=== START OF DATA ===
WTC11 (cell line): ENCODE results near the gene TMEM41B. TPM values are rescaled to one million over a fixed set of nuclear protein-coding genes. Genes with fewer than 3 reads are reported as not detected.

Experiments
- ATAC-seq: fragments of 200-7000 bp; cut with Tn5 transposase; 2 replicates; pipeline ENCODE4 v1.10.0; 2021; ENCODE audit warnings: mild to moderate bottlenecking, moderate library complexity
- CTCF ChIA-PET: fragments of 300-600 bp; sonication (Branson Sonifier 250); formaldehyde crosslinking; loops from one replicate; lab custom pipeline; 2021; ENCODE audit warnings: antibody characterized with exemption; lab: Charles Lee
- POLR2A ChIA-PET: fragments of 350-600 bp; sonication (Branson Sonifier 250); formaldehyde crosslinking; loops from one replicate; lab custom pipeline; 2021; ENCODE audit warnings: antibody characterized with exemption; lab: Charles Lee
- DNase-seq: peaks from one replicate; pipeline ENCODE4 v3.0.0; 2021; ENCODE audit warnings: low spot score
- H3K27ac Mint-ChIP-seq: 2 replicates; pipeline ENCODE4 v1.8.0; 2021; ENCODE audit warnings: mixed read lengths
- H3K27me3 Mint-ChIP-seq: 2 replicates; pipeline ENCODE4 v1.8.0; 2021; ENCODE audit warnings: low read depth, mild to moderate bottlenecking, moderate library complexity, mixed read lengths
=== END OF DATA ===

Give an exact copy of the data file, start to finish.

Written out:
WTC11 (cell line): ENCODE results near the gene TMEM41B. TPM values are rescaled to one million over a fixed set of nuclear protein-coding genes. Genes with fewer than 3 reads are reported as not detected.

Experiments
- ATAC-seq: fragments of 200-7000 bp; cut with Tn5 transposase; 2 replicates; pipeline ENCODE4 v1.10.0; 2021; ENCODE audit warnings: mild to moderate bottlenecking, moderate library complexity
- CTCF ChIA-PET: fragments of 300-600 bp; sonication (Branson Sonifier 250); formaldehyde crosslinking; loops from one replicate; lab custom pipeline; 2021; ENCODE audit warnings: antibody characterized with exemption; lab: Charles Lee
- POLR2A ChIA-PET: fragments of 350-600 bp; sonication (Branson Sonifier 250); formaldehyde crosslinking; loops from one replicate; lab custom pipeline; 2021; ENCODE audit warnings: antibody characterized with exemption; lab: Charles Lee
- DNase-seq: peaks from one replicate; pipeline ENCODE4 v3.0.0; 2021; ENCODE audit warnings: low spot score
- H3K27ac Mint-ChIP-seq: 2 replicates; pipeline ENCODE4 v1.8.0; 2021; ENCODE audit warnings: mixed read lengths
- H3K27me3 Mint-ChIP-seq: 2 replicates; pipeline ENCODE4 v1.8.0; 2021; ENCODE audit warnings: low read depth, mild to moderate bottlenecking, moderate library complexity, mixed read lengths